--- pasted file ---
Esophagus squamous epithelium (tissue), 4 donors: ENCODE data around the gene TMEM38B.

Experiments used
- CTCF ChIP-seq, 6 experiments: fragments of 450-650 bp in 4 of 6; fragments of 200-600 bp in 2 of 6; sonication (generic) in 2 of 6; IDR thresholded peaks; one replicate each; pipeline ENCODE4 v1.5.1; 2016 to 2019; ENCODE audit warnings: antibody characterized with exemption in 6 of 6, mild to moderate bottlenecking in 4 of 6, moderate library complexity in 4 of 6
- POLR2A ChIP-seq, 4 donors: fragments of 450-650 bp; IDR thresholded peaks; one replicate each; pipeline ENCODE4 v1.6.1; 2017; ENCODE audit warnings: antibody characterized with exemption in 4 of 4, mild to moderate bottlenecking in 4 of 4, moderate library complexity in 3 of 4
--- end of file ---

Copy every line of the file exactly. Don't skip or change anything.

Esophagus squamous epithelium (tissue), 4 donors: ENCODE data around the gene TMEM38B.

Experiments used
- CTCF ChIP-seq, 6 experiments: fragments of 450-650 bp in 4 of 6; fragments of 200-600 bp in 2 of 6; sonication (generic) in 2 of 6; IDR thresholded peaks; one replicate each; pipeline ENCODE4 v1.5.1; 2016 to 2019; ENCODE audit warnings: antibody characterized with exemption in 6 of 6, mild to moderate bottlenecking in 4 of 6, moderate library complexity in 4 of 6
- POLR2A ChIP-seq, 4 donors: fragments of 450-650 bp; IDR thresholded peaks; one replicate each; pipeline ENCODE4 v1.6.1; 2017; ENCODE audit warnings: antibody characterized with exemption in 4 of 4, mild to moderate bottlenecking in 4 of 4, moderate library complexity in 3 of 4